einsteinboricua wrote:tommy1808 wrote:Since you need to have a place to live, buy books and eat, it is never "free" in any conventional sense.
Give a mouse a cookie, he'll want a glass of milk.
Funny, living in a country where University education is free of charge, for foreigners and citizens alike, up and including making an PhD, i can assure you that few, if any, people keep going to university just because they can and it is free. In some states you pay a token sum per semester if you take too long to your degree.
I'm not saying that a student should bear all the costs, but I don't think it's a bad thing to have students do community service or something that lets them know that while they pay little to nothing (because it's the government carrying the bulk of it), they have to put their fair share. THAT is why I disagreed with Bernie Sanders's platform.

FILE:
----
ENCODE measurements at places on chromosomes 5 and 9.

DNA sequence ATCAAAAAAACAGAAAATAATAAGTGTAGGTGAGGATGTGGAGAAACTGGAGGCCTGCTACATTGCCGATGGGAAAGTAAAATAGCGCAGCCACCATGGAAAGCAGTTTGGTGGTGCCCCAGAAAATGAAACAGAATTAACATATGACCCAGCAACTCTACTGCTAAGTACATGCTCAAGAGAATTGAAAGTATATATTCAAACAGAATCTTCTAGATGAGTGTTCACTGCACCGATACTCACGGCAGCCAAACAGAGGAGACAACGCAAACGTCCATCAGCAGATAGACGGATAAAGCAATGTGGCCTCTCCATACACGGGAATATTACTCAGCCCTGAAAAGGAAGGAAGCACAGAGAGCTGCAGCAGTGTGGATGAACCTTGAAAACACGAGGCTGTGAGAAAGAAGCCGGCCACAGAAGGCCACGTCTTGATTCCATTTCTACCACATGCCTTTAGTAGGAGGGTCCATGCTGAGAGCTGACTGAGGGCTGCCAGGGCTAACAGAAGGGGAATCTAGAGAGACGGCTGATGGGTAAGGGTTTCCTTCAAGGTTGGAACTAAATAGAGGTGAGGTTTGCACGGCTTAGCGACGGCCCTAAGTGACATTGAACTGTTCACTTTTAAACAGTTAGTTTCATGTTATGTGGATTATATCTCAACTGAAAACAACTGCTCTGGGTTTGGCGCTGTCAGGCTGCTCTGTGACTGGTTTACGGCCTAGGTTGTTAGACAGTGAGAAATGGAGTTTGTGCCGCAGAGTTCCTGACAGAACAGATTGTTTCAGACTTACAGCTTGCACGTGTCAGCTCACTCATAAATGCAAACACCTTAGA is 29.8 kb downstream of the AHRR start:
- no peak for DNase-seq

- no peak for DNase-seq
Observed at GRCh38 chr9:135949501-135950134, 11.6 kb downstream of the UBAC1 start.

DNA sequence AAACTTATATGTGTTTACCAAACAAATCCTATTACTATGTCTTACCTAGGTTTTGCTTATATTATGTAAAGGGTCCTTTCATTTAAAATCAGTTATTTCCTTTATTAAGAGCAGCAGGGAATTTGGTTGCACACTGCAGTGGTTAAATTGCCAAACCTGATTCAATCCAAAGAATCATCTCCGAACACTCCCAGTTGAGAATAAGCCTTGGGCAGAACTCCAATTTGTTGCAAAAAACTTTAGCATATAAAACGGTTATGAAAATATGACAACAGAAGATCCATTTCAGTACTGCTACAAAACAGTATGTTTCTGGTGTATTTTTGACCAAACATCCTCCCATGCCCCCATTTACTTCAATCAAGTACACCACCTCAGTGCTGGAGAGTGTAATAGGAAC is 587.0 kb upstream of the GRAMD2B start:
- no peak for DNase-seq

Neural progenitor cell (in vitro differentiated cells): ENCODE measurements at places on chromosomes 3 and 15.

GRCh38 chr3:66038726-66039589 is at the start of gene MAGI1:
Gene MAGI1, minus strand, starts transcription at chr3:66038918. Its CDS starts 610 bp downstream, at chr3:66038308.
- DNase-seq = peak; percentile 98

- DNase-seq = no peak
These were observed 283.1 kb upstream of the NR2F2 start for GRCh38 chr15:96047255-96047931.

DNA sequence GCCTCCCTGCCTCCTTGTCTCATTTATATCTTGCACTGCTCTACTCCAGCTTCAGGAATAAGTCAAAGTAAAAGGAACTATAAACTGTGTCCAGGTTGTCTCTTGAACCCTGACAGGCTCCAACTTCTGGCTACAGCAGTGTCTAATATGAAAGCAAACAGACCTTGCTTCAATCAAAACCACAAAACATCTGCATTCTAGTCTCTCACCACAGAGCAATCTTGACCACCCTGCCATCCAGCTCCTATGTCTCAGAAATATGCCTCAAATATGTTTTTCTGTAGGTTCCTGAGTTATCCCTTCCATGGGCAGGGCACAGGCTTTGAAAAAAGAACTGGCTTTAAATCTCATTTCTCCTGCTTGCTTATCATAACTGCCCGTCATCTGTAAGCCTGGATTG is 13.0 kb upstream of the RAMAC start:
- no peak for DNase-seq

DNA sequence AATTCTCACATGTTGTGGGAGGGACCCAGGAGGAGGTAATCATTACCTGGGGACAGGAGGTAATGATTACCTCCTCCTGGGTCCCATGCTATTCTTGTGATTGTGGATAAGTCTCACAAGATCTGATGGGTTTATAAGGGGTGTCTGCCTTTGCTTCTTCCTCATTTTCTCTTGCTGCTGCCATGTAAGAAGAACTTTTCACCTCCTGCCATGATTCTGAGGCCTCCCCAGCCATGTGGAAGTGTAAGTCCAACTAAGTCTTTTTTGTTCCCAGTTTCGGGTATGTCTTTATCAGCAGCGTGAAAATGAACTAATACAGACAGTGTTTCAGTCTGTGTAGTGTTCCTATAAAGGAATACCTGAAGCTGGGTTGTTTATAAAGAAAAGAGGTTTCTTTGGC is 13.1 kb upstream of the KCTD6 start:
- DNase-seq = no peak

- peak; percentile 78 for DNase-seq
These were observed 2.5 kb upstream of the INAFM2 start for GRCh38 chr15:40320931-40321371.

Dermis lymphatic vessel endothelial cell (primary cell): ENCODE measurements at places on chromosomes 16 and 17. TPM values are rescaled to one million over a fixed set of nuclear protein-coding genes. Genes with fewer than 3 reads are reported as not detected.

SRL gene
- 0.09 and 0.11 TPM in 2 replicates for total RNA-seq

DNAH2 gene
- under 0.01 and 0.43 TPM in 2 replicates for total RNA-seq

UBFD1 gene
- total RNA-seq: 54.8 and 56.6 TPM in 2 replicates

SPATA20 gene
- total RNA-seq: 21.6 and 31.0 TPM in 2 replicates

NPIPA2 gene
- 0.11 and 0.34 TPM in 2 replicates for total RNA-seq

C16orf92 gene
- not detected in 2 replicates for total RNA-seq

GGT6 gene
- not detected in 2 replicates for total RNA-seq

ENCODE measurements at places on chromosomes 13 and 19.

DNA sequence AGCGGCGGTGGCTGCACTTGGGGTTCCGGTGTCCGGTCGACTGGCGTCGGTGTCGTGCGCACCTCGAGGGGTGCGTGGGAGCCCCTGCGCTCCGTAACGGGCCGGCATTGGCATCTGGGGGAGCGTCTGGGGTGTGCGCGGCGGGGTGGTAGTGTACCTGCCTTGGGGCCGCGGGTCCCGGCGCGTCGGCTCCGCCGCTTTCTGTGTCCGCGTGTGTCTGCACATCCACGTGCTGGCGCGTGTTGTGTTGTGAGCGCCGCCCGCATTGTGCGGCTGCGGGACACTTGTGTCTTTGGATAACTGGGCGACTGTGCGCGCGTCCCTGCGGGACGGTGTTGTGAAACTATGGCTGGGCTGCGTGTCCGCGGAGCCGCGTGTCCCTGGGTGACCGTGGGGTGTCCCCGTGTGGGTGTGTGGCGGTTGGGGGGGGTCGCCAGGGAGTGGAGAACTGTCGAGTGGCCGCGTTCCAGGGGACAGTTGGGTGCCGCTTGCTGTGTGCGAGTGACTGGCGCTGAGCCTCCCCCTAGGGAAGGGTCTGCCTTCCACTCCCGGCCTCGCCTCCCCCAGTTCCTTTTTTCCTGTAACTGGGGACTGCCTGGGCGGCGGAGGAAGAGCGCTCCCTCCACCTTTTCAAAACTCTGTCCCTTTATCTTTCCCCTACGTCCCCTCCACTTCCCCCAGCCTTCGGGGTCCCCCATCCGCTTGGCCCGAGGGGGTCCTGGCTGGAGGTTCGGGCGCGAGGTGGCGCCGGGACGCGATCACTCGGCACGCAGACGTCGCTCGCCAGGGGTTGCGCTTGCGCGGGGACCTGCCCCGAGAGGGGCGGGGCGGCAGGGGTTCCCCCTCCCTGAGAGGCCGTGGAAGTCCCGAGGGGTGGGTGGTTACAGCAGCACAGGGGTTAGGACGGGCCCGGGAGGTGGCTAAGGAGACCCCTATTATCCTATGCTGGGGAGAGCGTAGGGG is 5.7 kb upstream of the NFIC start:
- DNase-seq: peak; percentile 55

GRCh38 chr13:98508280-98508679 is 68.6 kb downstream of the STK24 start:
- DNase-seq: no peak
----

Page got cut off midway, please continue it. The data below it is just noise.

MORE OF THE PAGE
They pay there fair share in personal taxes later on, they also enable higher economic growth, which also enables higher total tax revenue. Or would you think that Germany is being dragged down by providing free education to everyone, sometimes starting from free Kindergarten? I have the feeling it doesn´t, Budget surplus is expected to be between 20 and 30 billion this year, unemployment is at record lows and infrastructure spending is limited by available labor, not available funding.
"Free college", "Free healthcare"...no...it's not "free". I have to pay higher taxes on that and if that's the case, .
Too short sighted. You pay for it no matter how their education is financed, either because you pay with your taxes, or you pay with higher prices when you purchase things and services. And if loans are involved in that financing, you also pay a good chunk in compound interest to banks. MMmmmh... would i rather pay taxes to finance people education, or rather add lots of money to some banks bottom-line.....?
I want a proper plan in place
That is of course a sensible approach.